Singapore is no longer the most expensive city in the world, says the Economist Intelligence Unit (EIU), in the 2020 edition of its "Worldwide Cost of Living" report.
Instead, it is now the fourth most expensive, behind Zurich, Paris, and Hong Kong, which share the top spot as the most expensive cities to live in in 2020.
Singapore had held the top spot from 2014 to 2019.
This year's report focused on how prices of consumer goods were affected by Covid-19.
Thus, it looked at factors like "currency volatility, supply chain problems, the impact of taxes and subsidies, and shifts in consumer preferences" in light of the Covid-19 pandemic.
Why did Singapore move down the rankings?
The EIU's summary report said that prices in Singapore fell in 2020 due to "an exodus of foreign workers."
The EIU also pointed out that Singapore's overall population contracted for the first time since 2003.
This has led to a fall in overall demand, resulting in deflation.
Singapore top of the list since 2014
Singapore first emerged at the top of the list as the most expensive city in 2014, and continued to hold the title for five more years.
In 2019, Singapore shared the top spot with two other cities — Hong Kong and Paris.
The 2014 report attracted a response from the Singapore government on the gov.sg website, which states that the EIU's survey findings "do not reflect the cost of living of Singaporean households."
The website pointed out that the survey converted prices into US dollars, making the rankings sensitive to currency fluctuations.
It also highlighted that the list of goods and services surveyed " includes items like filet mignon and international foreign daily newspapers", which it said was "quite different" from what Singaporeans would regularly consume.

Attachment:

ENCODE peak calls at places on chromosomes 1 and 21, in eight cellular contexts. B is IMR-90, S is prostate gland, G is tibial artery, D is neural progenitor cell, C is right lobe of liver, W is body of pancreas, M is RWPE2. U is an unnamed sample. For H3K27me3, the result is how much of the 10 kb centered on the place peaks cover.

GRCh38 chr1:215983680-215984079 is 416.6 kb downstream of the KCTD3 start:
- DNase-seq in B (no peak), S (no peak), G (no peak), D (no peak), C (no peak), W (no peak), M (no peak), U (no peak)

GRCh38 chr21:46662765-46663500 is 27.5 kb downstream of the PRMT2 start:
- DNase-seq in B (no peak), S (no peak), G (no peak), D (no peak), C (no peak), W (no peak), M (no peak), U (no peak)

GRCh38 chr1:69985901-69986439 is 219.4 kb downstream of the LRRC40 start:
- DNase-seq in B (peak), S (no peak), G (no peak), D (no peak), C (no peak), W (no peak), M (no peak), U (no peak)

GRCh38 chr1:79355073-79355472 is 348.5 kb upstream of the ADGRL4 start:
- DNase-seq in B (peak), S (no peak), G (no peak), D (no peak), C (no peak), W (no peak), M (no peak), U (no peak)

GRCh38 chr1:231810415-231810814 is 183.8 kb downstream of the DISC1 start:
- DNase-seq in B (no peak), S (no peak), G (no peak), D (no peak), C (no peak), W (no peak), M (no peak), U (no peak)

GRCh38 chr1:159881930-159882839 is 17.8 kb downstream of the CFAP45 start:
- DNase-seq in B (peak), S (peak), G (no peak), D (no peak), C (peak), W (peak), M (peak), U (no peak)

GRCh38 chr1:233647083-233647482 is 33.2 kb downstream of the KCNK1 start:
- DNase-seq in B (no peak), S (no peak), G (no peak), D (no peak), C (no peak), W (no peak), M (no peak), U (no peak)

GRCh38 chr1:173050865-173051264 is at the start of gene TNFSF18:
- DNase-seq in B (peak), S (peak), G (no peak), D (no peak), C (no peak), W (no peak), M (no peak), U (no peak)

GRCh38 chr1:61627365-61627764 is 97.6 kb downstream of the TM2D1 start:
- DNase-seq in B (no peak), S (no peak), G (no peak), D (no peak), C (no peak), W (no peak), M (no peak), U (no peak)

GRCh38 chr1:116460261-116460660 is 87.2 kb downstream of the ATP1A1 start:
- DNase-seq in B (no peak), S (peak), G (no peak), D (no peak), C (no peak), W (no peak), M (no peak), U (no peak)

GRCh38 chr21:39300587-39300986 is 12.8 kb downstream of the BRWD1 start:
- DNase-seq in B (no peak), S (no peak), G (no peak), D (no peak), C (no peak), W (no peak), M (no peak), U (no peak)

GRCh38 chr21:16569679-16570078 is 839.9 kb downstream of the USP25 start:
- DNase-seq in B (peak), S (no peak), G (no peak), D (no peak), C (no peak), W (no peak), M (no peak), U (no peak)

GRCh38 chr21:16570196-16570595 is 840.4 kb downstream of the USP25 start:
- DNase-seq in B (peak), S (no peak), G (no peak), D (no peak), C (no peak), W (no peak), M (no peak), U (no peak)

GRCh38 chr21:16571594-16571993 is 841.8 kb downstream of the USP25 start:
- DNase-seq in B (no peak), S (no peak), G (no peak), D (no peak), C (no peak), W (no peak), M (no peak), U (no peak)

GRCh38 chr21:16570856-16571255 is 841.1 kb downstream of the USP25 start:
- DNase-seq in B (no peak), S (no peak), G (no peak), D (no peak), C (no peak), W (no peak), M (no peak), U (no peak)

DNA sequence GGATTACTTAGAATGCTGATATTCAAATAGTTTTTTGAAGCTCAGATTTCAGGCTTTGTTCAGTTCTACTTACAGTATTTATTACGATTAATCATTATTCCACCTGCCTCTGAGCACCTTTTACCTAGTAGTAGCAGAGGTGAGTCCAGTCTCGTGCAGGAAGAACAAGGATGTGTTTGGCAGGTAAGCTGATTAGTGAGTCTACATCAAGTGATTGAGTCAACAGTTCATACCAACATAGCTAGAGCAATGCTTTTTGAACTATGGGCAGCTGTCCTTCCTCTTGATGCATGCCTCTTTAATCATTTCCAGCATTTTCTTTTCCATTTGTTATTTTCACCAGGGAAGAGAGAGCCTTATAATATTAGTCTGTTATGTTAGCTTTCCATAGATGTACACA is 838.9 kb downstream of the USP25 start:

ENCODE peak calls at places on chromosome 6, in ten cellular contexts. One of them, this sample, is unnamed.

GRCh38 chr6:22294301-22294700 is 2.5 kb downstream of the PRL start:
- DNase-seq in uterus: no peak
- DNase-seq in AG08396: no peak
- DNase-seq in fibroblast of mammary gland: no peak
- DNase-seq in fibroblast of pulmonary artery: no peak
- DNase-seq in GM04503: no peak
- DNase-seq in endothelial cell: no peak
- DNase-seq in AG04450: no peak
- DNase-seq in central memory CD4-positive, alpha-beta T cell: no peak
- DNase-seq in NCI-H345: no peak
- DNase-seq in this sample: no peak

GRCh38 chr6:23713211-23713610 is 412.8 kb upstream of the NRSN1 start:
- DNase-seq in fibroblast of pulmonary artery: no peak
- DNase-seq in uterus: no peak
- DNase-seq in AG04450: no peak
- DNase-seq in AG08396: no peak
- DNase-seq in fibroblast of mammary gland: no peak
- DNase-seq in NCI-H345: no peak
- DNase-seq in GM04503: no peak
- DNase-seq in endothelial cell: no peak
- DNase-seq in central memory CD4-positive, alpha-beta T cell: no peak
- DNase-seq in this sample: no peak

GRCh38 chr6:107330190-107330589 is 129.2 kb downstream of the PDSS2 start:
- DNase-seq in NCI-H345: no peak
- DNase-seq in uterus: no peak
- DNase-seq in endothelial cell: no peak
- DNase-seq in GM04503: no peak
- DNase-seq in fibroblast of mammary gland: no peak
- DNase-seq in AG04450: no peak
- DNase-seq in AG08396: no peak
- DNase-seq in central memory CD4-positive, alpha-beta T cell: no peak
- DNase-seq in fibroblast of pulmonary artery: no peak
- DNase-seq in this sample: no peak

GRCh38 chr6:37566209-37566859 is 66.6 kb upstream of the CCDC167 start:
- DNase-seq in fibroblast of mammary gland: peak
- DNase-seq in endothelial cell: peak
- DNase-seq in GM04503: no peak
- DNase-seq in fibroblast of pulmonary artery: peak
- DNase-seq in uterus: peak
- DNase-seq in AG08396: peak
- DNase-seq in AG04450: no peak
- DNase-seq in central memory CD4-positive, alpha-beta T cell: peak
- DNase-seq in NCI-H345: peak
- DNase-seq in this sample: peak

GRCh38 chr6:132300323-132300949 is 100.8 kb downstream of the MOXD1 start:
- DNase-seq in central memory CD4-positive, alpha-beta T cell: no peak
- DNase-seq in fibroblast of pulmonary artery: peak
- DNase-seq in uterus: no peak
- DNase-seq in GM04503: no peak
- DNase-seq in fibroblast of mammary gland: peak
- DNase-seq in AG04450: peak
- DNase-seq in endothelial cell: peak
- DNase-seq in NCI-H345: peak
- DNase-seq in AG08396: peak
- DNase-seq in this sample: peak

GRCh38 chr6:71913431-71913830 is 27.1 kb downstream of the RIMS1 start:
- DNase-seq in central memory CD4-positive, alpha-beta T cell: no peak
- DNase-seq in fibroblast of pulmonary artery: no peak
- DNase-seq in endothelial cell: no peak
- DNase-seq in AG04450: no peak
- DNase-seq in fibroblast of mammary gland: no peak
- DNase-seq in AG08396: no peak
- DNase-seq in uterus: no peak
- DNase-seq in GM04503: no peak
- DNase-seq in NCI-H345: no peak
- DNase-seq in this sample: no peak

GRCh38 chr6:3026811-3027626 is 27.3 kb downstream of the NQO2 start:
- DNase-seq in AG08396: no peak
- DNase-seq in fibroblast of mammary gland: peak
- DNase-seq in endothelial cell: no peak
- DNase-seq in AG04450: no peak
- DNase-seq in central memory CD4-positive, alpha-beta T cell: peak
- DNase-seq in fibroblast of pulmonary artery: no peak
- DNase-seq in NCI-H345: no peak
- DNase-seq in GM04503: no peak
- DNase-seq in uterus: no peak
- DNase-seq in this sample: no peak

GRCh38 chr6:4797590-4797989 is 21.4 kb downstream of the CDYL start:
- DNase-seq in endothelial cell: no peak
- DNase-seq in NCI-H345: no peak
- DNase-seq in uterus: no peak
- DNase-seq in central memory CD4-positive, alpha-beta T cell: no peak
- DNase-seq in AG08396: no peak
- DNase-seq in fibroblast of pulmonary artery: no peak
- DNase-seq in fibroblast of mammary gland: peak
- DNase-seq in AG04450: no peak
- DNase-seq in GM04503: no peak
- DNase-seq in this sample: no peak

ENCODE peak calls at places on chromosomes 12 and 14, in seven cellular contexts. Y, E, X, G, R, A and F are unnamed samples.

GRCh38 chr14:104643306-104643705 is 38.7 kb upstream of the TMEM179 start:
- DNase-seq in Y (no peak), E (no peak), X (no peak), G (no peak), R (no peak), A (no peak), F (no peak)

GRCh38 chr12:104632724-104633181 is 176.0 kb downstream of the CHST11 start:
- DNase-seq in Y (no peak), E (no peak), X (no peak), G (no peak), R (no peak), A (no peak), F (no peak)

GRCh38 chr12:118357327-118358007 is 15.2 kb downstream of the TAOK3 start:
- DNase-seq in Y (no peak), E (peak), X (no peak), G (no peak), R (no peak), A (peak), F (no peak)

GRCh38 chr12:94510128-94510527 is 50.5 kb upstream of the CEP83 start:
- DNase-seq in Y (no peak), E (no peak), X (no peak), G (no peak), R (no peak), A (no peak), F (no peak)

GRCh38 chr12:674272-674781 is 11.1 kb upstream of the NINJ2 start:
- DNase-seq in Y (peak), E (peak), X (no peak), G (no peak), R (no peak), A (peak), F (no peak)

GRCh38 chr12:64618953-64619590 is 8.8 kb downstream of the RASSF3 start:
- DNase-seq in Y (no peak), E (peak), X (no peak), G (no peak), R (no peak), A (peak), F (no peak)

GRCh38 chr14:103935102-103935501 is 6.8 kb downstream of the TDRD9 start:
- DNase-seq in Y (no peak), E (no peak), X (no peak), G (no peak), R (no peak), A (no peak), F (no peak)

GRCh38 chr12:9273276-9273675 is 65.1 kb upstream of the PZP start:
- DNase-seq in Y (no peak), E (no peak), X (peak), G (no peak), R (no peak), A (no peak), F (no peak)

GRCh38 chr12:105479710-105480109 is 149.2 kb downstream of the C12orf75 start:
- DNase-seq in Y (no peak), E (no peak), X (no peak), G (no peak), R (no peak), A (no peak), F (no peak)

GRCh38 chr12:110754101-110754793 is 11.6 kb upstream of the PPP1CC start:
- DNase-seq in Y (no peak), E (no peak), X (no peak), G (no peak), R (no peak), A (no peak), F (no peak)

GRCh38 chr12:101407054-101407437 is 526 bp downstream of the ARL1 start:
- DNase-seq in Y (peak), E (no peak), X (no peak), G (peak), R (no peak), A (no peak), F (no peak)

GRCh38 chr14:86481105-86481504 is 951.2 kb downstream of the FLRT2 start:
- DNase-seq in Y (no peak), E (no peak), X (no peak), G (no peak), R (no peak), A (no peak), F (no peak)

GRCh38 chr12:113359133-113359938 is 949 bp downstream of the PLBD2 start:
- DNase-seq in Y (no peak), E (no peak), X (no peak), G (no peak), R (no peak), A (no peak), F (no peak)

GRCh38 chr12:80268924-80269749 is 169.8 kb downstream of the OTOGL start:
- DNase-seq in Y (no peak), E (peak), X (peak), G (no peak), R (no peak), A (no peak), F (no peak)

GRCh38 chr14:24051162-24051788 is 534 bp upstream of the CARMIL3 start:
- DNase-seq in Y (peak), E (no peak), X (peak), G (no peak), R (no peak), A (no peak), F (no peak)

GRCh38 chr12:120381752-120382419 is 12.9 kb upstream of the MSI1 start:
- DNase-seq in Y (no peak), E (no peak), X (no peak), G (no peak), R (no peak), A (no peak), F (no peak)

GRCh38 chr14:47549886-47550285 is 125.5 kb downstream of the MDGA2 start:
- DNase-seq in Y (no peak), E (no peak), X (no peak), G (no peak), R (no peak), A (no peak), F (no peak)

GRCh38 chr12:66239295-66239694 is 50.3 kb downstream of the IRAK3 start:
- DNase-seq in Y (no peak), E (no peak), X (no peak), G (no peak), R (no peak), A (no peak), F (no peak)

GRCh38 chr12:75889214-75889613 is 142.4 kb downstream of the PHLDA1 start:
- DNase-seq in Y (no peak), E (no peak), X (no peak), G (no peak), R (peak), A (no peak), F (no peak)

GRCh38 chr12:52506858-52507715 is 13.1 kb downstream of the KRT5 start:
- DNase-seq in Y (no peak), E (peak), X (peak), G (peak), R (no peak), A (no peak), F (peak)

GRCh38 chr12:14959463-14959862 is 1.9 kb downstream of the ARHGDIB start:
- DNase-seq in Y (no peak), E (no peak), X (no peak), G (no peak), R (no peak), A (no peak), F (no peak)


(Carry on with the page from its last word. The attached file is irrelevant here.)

The EIU identified several reasons for shifts in the rankings, including:
- Supply-chain problems such as toilet roll and pasta shortages, which drove prices up in some of the categories the EIU studied.
- Government action such as price controls, in response to panic buying.
- Decreased spending in response to a fall in incomes. This was the case in many countries in spite of government support.
- Changes in lifestyles due to the pandemic, affecting shoppers' views on which goods and services are considered essential.
What is the EIU's methodology?
The EIU's Worldwide Cost of Living survey compares more than 400 individual prices across 138 products and services in 130 cities.
The prices include "food, drink, clothing, household supplies and personal care items, home rents, transport, utility bills, private schools, domestic help and recreational costs."
EIU researchers survey a range of stores, from discount stores to luxury outlets, for over 50,000 individual prices.
The prices are converted into US dollars under the prevailing exchange rate and compared to a base city, New York City.
Other appearances by Singapore in EIU rankings:
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Top photo by Andrew Koay